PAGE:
This year’s Battery Japan, a major annual trade show on rechargeable battery technologies, showed the continuing market interest in the lithium-ion battery (LIB) for the electric vehicle (EV). Large discussion forums were held during Battery Japan 2018 to examine the following topics: supply and prices of upstream materials; the future development of the lithium iron phosphate (FLP) batteries; and the progress on the volume production of solid-state batteries. The entire trade show was held from 28 February to 2 March in Tokyo.
The presentation made by China’s BYD during Battery Japan asserted that the rapid growth of the EV market will drive demand for key materials used in ternary LIBs. The supply of these materials will begin to fall behind the growing demand by 2020, and the shortage problem will be especially acute for cobalt. BYD added that the only effective way to alleviate the tight supply situation for the key materials would be to accelerate the market entry of FLP batteries. Also, BYD in its presentation advocated for a progressive phase-out of earlier types of batteries because this can help increase the reuse of these batteries for other applications. With respect to government policies, BYD contended that energy density should not have so much weight in the criteria for subsidy eligibility.
CATL’s presentation forecast that the development of battery materials will be divided into two levels after the 811 type reaches maturity. On the high-density level, manufacturers will be pursuing the solid-state battery technologies. On the low-density level, manufacturers will experiment with combinations of ternary materials and silicon alloys. The two branching paths of development are expected to address the different energy density demands in the market over the next five years.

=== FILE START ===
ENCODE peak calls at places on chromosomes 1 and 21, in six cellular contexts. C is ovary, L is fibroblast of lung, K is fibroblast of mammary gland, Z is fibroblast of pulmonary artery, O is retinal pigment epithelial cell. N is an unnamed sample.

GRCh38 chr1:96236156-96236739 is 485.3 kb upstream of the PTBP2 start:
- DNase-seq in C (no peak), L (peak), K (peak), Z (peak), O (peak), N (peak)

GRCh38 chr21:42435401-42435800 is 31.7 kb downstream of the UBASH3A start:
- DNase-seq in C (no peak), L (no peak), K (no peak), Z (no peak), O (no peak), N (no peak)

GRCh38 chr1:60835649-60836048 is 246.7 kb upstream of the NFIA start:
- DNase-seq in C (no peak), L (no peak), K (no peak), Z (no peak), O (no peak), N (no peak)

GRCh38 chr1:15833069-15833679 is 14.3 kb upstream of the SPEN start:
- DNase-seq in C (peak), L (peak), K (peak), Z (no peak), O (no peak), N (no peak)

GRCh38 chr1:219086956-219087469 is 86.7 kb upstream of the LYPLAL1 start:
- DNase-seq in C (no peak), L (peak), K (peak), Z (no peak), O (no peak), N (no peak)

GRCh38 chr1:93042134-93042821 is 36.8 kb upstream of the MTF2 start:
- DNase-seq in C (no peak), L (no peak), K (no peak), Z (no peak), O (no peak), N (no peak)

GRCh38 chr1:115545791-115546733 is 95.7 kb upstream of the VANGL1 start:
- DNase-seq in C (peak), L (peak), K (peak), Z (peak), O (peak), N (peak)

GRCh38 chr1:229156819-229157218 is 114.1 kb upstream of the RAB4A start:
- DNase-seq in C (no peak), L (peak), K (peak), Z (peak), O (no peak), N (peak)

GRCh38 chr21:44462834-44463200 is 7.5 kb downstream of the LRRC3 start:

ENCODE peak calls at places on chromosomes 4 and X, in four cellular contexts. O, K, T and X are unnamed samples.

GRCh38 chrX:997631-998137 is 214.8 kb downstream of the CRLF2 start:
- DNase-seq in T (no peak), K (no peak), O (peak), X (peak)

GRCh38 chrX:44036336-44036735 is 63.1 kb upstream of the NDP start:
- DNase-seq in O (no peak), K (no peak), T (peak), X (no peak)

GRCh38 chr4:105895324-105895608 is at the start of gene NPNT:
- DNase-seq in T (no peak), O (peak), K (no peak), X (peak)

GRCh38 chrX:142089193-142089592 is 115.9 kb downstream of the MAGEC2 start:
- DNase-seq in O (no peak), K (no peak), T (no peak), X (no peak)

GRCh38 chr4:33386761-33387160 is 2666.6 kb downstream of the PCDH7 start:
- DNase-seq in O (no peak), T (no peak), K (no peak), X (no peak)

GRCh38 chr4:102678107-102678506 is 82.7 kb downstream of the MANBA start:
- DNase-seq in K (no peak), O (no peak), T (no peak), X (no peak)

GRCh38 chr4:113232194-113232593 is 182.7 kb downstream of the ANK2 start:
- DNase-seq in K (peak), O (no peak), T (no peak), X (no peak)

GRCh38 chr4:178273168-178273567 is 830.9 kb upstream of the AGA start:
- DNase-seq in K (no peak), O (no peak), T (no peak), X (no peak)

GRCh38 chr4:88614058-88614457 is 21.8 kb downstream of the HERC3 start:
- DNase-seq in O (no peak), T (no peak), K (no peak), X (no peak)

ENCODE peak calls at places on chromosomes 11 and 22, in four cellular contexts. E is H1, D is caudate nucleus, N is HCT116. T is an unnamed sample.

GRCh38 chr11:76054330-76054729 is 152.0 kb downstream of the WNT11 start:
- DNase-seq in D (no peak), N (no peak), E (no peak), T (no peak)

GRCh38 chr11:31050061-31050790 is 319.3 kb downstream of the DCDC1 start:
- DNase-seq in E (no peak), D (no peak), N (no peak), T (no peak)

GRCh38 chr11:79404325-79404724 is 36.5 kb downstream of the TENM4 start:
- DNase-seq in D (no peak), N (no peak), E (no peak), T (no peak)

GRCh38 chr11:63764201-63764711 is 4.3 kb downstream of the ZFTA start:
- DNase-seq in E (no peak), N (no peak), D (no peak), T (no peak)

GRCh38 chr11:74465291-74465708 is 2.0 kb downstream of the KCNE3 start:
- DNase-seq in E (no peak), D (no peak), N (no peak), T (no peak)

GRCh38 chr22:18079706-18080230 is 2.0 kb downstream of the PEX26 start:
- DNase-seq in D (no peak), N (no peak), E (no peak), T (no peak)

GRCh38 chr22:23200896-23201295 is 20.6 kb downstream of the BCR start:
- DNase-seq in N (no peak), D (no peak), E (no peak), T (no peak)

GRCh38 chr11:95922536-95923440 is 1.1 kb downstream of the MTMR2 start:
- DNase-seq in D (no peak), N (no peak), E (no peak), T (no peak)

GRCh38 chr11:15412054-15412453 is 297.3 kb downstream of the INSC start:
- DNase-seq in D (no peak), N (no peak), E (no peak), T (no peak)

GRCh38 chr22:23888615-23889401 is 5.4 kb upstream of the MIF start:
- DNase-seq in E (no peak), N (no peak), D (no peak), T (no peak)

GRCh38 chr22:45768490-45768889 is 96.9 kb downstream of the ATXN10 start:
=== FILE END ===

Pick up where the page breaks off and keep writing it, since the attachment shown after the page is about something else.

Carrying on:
The discussions on the development of solid-state batteries mainly pertained to finding viable production technologies and establishing the necessary conditions for the production process. During the trade show, Toray presented its processing technology for the manufacturing of solid-state battery cells. Toray’s solution specifically tackles the problem of swelling and smoke when temperature is at 100∘Celsius or above. The cathode material is a NCA/LGPS film that is about 50μm thick, while the solid electrolyte is composed of Li10GeP2S12 that is about 450μm thick. Toray has devised a sophisticated adhesive technique that can effectively paste anode and electrolyte together. The adhesive technique has the potential to provide a giant step forward in the replacement of traditional LIBs by solid-state batteries.
FDK’s thin solid-state battery that was on display at the trade show uses Li2CoP2O7 as the cathode material and operates at 5V. Just half of this battery has a capacity of 220mAh/g. For the same thickness, FDK’s solid-state design offer longer battery life and higher energy density compared with conventional LIBs using LCO or LMO as the cathode material. Maxwell, an established mainstream battery supplier, is also entering the race to develop solid-state products. According to Maxwell’s roadmap, the solid-state design will initially enter the small-size battery market and reach the mass production stage in 2020. Then, solid-state batteries will become available for the energy storage application by 2022. EV-related products will finally take off sometimes in 2025.
(The content of this article is based reporting by Duff Lu, senior research manager of EnergyTrend.)